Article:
Do you ever find yourself bogged down with too many things on your to-do list and not enough time to complete them? With ever-increasing productivity demands and way too many tasks on the docket, many people find themselves in a futile race to beat the clock — one they can’t win, no matter how hard they try. There will always be an endless stream of tasks to finish and errands to run, which makes time management an impossibility. How can you “manage” your time when there are only 24 hours in a day and the number of tasks you have exceeds the amount of time you have in which to do them? Simple: you have to find a different approach to managing your time by ceasing to manage it altogether.

Sounds counterintuitive, I know, but instead of focusing on the amount of time you have in your day, zone in on the number of tasks you’re trying to get done in that day. Task management and time management are related, but, ironically, it’s task management that will help you maximize your time.

The trouble with time management is that time itself is measurable. We simply whip out our smartphones, look at the calendar, and assign way more tasks to our 8-hour day than we can actually accomplish. The problem with that model? We’re assigning tasks to a time frame, when we should be doing the opposite. Try making a to-do list of tasks you hope to get done in one work day, and estimate how long each task will take. Once you’re realistic about the math, you’ll likely find that your wish-list of tasks will take you well into the next day. You’re left with a feeling of failure due to not completing your goals in their designated time frame.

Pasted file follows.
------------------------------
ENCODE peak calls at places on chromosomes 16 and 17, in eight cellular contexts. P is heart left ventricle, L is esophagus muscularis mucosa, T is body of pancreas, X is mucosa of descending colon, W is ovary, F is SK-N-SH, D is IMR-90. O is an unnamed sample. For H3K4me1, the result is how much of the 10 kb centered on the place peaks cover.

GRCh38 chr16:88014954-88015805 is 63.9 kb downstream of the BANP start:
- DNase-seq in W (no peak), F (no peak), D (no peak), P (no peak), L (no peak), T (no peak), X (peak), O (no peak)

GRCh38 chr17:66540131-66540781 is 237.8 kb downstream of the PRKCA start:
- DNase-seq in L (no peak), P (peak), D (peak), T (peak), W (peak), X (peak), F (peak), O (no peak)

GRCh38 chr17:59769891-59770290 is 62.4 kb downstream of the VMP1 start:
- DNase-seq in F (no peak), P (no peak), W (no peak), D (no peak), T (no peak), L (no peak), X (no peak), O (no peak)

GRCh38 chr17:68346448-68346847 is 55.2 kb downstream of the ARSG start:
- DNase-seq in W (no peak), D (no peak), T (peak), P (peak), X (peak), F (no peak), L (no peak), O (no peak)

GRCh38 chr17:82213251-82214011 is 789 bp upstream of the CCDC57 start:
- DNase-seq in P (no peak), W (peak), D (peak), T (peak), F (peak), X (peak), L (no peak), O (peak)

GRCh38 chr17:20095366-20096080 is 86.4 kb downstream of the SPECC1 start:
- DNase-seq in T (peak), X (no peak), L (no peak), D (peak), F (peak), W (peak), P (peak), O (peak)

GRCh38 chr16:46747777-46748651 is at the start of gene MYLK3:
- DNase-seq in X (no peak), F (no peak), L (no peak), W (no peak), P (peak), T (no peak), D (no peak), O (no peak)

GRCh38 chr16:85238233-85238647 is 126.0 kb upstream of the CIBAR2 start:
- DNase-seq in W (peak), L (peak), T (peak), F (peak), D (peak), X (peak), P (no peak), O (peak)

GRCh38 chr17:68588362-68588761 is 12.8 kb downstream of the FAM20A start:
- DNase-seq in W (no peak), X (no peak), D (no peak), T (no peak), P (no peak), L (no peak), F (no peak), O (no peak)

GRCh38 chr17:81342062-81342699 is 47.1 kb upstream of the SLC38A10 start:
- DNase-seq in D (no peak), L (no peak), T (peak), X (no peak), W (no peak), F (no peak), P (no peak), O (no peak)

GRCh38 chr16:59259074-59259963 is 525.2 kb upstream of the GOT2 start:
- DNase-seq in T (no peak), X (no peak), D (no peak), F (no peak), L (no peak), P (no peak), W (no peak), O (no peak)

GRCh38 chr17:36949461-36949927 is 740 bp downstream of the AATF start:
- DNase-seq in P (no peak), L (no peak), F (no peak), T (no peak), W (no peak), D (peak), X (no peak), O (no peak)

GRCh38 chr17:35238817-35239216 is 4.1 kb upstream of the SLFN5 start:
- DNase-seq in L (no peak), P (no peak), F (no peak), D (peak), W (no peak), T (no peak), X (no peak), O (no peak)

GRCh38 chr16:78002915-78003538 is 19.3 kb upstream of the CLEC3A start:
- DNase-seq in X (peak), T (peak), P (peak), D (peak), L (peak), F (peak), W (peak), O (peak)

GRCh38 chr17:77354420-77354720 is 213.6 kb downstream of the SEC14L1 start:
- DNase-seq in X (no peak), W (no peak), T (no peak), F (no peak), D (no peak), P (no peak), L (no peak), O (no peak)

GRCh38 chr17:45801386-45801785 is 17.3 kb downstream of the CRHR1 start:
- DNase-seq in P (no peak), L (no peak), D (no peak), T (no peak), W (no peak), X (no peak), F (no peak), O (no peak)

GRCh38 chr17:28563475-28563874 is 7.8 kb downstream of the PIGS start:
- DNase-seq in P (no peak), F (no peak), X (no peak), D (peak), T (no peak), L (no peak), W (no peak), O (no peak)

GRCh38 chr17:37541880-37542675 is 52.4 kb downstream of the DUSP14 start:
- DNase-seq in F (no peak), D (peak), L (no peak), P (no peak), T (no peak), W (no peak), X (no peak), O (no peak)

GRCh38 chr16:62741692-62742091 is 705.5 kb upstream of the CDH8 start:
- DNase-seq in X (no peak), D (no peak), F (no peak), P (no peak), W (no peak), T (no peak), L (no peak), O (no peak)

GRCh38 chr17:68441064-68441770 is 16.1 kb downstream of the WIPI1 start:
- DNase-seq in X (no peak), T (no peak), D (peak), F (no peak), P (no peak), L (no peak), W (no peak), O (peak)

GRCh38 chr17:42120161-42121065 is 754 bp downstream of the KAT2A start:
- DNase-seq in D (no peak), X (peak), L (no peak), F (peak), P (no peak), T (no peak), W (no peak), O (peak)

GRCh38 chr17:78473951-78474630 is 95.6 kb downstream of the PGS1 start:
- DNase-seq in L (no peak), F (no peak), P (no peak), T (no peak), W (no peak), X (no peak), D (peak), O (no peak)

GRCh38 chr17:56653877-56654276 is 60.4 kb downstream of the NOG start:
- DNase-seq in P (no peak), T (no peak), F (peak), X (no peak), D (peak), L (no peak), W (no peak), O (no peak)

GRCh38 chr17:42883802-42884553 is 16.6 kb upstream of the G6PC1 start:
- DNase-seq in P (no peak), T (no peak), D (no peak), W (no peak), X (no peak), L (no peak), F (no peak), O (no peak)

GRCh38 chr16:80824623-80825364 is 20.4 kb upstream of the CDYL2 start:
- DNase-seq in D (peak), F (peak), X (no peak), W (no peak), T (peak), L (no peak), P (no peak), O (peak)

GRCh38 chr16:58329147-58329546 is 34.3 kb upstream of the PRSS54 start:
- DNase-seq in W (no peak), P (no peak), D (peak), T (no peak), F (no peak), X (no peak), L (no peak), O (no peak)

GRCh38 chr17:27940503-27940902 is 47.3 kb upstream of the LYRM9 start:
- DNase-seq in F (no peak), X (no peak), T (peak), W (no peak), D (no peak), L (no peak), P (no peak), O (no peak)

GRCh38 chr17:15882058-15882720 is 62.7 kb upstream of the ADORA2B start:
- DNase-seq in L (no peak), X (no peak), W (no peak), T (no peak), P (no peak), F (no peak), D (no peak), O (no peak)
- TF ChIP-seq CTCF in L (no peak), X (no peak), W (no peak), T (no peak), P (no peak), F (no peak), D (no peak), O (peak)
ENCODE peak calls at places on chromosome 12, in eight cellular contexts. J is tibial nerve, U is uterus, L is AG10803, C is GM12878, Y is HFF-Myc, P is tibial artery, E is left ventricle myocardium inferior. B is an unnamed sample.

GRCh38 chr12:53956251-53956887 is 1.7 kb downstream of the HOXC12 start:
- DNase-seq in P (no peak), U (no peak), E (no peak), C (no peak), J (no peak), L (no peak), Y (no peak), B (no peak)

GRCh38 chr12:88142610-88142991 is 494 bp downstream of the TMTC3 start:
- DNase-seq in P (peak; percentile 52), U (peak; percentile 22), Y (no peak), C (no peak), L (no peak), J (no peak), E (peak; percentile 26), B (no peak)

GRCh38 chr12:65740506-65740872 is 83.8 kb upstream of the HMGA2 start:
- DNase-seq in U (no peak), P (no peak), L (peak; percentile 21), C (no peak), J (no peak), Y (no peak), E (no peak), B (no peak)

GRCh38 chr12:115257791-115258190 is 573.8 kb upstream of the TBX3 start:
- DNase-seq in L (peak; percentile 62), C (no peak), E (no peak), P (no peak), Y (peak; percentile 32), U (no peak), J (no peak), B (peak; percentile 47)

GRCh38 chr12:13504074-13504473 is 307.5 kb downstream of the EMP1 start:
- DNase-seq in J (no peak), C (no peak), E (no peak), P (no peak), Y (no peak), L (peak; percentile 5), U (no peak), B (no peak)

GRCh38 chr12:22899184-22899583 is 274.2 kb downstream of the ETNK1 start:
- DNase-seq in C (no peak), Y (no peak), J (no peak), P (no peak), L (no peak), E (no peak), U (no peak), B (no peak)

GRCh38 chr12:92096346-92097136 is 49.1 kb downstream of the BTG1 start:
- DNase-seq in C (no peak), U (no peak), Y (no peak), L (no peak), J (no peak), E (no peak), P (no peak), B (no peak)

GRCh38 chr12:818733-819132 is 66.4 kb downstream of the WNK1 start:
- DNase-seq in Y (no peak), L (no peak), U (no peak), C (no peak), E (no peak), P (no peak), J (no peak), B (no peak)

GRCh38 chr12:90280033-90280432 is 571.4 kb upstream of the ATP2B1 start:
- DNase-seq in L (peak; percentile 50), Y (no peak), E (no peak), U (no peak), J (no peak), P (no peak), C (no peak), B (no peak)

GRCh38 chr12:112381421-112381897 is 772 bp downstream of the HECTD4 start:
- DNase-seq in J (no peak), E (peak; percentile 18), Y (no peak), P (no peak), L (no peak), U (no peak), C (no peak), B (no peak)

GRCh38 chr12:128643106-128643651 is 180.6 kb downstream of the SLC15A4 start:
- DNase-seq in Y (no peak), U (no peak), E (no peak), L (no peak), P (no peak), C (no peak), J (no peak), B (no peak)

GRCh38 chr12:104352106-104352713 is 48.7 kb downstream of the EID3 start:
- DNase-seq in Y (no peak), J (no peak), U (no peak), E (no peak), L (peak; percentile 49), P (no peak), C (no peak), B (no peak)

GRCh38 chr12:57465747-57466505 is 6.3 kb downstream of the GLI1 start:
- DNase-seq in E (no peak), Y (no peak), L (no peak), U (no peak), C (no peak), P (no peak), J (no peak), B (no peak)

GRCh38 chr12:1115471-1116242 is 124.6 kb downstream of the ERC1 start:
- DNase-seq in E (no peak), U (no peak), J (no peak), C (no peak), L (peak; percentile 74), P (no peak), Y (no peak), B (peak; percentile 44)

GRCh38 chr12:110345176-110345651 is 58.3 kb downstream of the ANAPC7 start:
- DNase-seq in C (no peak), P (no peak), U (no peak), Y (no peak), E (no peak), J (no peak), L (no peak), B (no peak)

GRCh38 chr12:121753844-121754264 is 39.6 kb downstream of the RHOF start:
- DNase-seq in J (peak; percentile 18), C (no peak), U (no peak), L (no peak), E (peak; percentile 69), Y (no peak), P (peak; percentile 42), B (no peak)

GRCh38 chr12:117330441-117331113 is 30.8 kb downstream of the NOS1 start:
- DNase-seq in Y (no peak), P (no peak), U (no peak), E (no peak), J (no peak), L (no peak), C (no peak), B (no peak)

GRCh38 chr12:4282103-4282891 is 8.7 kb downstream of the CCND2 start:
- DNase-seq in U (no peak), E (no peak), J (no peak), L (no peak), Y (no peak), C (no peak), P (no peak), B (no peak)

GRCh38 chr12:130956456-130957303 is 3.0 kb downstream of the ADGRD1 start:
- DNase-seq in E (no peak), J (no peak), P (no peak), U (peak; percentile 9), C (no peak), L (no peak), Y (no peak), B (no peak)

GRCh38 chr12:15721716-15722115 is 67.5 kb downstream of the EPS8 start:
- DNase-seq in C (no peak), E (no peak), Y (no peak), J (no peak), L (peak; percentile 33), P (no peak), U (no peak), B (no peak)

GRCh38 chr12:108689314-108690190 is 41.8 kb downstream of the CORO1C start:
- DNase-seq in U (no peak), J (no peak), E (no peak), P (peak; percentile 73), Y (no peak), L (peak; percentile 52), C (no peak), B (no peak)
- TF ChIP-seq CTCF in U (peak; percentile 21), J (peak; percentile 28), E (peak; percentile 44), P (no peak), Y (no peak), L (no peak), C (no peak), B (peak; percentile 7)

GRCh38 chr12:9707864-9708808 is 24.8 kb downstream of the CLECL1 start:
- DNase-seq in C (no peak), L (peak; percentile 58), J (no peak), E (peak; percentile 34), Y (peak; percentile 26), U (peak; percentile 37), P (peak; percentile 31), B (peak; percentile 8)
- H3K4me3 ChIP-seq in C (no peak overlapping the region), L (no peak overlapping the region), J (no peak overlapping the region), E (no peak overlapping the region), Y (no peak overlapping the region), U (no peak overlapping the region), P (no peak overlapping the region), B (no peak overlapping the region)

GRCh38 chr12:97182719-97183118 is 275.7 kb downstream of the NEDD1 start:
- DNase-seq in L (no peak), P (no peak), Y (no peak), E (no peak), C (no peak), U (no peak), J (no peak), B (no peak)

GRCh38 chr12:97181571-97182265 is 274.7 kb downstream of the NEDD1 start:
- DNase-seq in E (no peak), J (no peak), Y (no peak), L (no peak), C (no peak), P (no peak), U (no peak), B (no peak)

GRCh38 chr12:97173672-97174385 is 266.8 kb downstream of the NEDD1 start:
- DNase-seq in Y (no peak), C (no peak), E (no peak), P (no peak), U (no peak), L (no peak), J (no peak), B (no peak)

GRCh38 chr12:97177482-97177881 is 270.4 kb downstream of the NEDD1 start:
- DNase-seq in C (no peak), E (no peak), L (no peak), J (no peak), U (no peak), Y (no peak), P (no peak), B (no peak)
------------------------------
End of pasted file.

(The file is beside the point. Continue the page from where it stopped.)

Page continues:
Instead of over-scheduling your time and feeling disappointed when you aren’t able to cross off every “to do” on your list, give yourself space and approach each task individually. You’ll find that you work more effectively if you manage one task at a time. Sure, we can’t completely distance ourselves from deadlines, but you’ll ultimately produce better work when you start placing importance on task management as opposed to time management . Stop worrying about the time you’re given to complete a task, and start worrying about how to excel at completing the task itself. Without the endless pressure to beat the clock, you’ll be more efficient and this efficiency will definitely show in your work.

To learn more time management techniques, check out my free course on creativeLIVE October 31- Nov. 1